Example 1

Fermentation and Purification of Erythropoietin

Erythropoietin can be produced, e.g., according to WO 01/87329, and purified as reported in WO 96/135718.

Example 2

PEGylation of Erythropoietin with Bifunctional Reagents

a) Activation of Erythropoietin

Specified amounts of a reagent containing a blocked thiol group, SATA (succinimidyl acetylthioacetate) or SATP (succinimidyl acetylthiopropionate) (dissolved in DMSO ad 10 mg/ml) were added to a solution of the benzyl protected erythropoietin, here to 1 ml of 5 mg/ml protein in 10 mM potassium phosphate buffer supplemented with 50 mM sodium chloride at pH 7.3. The reaction mixture was stirred for about 30 minutes (at 25° C.) and stopped by the addition of 1 M lysine solution to a final concentration of 10 mM. Excess amounts of SATA and SATP were removed by dialysis against 10 mM potassium phosphate buffer comprising 50 mM sodium chloride and 2 mM EDTA at pH 6.2. The protecting acetyl group was removed with hydroxylamine.

b) PEGylation of Activated Erythropoietin

380 mg methoxy-PEG-maleimide (MW 30.000; Shearwater Polymers, Inc., Huntsville (Ala. USA)) was dissolved in a solution containing 95 mg activated erythropoietin (4.5 mg/ml in 10 mM potassium phosphate buffer with 50 mM sodium chloride and 2 mM EDTA, pH 6.2). The resulting molar ratio between activated erythropoietin and methoxy-PEG-maleimide in the solution was 1:2 to 1:4. By the addition of 1 M aqueous hydroxylamine solution to a final concentration of 30 mM (pH 6.2) to the above solution the covalently linked blocked thiol groups of the activated erythropoietin were de-blocked. The resulting activated erythropoietin in the reaction mixture of the solution contained free thiol (—SH) groups. De-blocking of the thiol groups was followed immediately by the coupling reaction between the activated erythropoietin now containing free thiol (—SH) groups and methoxy-PEG-maleimide for 90 minutes (with stirring, at 25° C.). The coupling reaction was stopped by the addition of a 0.2 M aqueous cysteine solution to a final concentration of 2 mM to the reaction mixture. After 30 minutes, excess free thiol groups of the activated erythropoietin which did not react with methoxy-PEG-maleimide were blocked by the addition of a 0.5 M N-methylmaleimide solution in DMSO to reach a final concentration of 5 mM. After 30 minutes the resulting reaction mixture now containing PEGylated erythropoietin can be purified.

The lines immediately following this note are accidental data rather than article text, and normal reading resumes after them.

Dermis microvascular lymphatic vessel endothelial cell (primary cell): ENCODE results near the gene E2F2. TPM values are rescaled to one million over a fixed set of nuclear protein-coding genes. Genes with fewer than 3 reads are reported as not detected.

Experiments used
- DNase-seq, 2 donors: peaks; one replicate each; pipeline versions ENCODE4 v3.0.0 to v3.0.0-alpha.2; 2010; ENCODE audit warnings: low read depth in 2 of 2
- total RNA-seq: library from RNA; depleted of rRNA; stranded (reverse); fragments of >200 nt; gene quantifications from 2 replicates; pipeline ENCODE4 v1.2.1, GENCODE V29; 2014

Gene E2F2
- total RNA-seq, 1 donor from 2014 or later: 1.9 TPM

Example 3

Purification of Mono-PEGylated Erythropoietin

a) First Chromatography on SP Toyopearl 650 M

The first chromatography of the product was performed on a sulfopropyl (SP) column packed with SP Toyopearl 650M. The column was operated at room temperature. The maximum loading capacity of the first column was defined as 1.5 g protein per liter column volume (CV). The column was equilibrated with a 100 mM potassium phosphate buffer with pH 2.9 to 3.1 (SP-A buffer). After the loading step, the column was washed and eluted with a series of potassium phosphate buffers containing increasing amounts of NaCl. Hydrolyzed PEG reagent and poly-PEGylated forms were removed in the flow-through and the subsequent washing step with SP-A buffer and 100 mM potassium phosphate buffer, pH 2.9 to 3.1, containing 90 mM sodium chloride (SP-B buffer), respectively.